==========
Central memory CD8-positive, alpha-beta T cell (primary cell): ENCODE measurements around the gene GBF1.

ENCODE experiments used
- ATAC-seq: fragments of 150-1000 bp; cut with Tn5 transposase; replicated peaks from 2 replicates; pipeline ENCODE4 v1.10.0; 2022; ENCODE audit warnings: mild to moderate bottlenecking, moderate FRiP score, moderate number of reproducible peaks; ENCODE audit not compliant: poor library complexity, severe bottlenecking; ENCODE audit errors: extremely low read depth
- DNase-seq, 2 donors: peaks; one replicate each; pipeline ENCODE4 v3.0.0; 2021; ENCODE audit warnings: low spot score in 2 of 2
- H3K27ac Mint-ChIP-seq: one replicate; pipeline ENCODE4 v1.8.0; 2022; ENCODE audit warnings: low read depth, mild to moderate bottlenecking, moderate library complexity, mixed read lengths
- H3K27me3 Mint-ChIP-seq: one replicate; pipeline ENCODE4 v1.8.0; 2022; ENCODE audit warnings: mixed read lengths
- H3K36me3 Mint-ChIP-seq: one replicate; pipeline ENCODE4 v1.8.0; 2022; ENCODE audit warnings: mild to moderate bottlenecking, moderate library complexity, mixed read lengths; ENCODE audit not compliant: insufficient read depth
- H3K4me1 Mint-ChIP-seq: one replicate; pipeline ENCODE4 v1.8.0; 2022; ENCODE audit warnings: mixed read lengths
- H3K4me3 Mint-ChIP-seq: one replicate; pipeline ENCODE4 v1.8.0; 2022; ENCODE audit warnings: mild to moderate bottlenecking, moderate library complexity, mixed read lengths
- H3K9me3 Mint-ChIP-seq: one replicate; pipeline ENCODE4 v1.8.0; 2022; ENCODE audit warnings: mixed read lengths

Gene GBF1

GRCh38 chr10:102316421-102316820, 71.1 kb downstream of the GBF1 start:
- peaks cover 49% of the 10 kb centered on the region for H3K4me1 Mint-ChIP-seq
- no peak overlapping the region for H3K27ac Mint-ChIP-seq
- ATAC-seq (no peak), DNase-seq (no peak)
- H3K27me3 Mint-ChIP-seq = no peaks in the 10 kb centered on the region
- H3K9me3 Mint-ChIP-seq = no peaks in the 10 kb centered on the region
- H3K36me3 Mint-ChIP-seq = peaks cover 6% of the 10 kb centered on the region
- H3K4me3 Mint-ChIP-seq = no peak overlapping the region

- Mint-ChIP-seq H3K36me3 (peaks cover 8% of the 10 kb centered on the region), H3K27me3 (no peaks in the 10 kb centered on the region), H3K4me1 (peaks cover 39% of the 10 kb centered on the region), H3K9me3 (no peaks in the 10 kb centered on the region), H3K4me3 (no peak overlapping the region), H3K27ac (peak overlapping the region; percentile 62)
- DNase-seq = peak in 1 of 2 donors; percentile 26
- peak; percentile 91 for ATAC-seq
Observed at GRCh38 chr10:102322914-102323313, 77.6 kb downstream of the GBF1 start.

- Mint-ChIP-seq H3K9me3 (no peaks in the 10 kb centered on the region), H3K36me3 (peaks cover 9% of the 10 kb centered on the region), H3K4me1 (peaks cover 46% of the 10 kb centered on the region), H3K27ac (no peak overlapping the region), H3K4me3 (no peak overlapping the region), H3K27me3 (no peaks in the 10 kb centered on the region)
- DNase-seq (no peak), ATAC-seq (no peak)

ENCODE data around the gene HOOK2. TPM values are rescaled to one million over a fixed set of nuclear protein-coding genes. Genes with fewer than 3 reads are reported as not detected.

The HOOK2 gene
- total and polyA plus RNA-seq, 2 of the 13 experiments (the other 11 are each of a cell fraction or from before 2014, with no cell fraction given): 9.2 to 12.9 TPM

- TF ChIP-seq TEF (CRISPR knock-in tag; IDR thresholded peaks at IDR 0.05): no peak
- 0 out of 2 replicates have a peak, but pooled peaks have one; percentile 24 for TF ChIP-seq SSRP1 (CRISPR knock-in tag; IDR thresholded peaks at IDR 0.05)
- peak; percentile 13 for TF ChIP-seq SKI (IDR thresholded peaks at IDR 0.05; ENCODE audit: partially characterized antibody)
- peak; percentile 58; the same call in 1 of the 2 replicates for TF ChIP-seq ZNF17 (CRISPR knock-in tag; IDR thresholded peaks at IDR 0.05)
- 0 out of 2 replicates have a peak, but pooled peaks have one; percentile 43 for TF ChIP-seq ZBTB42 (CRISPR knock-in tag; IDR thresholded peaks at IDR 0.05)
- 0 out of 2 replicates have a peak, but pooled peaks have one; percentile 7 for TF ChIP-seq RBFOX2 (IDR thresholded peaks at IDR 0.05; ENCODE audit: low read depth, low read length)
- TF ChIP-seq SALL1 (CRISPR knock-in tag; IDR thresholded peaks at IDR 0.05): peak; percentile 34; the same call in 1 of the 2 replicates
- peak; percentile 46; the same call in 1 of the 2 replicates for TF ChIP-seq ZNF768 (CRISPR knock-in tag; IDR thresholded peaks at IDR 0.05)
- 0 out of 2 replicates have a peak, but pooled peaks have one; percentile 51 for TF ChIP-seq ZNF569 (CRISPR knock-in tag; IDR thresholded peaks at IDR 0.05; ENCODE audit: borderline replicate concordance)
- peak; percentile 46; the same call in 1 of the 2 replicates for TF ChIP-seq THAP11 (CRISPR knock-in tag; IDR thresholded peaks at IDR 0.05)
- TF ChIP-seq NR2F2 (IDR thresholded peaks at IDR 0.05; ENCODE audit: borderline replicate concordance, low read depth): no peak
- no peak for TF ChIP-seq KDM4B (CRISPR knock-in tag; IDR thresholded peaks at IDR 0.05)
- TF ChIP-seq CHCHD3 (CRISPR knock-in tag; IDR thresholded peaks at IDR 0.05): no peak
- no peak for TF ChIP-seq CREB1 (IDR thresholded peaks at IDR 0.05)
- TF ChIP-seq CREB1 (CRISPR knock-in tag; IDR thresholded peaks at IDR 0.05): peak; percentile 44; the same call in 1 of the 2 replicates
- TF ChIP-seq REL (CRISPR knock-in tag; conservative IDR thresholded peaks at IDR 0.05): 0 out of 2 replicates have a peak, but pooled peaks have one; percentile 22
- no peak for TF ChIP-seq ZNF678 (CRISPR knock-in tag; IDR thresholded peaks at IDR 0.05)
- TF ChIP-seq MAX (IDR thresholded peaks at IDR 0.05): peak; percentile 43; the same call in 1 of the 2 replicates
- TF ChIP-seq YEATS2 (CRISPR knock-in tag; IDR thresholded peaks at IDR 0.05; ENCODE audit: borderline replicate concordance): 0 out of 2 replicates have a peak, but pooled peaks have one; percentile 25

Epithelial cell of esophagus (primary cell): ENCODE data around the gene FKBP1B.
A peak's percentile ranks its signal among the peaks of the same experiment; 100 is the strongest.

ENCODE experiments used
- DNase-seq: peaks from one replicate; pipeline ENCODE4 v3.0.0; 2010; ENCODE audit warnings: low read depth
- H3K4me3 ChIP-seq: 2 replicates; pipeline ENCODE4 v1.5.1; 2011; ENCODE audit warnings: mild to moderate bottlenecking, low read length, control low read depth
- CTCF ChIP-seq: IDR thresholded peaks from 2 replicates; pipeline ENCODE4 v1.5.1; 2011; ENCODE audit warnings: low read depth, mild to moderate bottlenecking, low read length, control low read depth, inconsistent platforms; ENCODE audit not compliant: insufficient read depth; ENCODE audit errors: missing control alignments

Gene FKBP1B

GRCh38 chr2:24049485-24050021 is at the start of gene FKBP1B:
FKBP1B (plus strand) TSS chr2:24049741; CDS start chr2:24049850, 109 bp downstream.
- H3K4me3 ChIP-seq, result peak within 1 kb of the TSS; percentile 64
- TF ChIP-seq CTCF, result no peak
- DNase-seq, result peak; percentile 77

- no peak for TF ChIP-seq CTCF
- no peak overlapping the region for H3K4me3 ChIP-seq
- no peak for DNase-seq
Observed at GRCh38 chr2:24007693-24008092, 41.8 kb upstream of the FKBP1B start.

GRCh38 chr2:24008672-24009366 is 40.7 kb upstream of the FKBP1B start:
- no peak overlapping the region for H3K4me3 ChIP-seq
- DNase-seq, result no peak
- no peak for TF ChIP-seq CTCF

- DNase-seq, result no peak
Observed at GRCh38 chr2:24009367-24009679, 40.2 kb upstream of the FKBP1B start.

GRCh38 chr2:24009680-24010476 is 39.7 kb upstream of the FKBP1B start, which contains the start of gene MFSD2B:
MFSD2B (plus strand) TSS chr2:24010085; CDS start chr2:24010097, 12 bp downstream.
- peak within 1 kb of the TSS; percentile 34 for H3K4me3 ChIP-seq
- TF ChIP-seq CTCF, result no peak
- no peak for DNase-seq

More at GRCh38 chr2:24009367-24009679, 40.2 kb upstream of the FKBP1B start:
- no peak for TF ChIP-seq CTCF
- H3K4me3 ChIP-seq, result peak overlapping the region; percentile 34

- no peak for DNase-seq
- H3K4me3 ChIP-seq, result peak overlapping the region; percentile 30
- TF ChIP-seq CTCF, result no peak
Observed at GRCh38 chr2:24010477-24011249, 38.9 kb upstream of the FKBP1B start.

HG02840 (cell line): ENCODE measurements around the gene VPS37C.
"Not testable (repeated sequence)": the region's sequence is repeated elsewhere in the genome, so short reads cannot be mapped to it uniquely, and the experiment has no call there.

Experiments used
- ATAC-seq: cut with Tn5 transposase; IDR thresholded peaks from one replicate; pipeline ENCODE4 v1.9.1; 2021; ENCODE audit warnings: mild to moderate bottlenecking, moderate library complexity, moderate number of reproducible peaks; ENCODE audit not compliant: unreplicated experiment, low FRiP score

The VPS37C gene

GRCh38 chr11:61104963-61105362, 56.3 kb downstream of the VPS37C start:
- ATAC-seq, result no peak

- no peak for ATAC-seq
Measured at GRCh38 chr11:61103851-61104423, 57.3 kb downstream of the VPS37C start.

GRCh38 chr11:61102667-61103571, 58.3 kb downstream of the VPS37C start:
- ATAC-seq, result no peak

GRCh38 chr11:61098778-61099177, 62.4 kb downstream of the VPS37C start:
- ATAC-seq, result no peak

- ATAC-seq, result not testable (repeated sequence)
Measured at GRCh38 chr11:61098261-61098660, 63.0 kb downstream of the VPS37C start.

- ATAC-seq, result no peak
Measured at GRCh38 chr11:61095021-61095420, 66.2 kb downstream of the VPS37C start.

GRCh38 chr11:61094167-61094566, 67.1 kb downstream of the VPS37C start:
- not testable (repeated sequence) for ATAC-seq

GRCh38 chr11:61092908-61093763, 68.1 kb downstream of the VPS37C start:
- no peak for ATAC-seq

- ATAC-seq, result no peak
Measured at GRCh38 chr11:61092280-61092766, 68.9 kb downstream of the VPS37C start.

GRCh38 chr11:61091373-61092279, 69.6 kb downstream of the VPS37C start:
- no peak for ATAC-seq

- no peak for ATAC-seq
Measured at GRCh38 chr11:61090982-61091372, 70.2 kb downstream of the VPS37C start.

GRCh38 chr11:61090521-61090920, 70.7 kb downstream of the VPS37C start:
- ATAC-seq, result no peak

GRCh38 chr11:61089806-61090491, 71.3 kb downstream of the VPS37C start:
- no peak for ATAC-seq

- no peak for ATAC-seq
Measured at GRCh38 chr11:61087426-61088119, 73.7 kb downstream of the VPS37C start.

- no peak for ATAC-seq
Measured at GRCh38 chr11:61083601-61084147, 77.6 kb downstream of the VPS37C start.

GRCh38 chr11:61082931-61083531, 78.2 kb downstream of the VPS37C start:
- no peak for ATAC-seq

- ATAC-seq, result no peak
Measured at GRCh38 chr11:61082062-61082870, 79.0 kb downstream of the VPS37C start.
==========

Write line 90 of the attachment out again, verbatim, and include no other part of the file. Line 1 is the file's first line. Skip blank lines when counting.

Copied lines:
Measured at GRCh38 chr11:61103851-61104423, 57.3 kb downstream of the VPS37C start.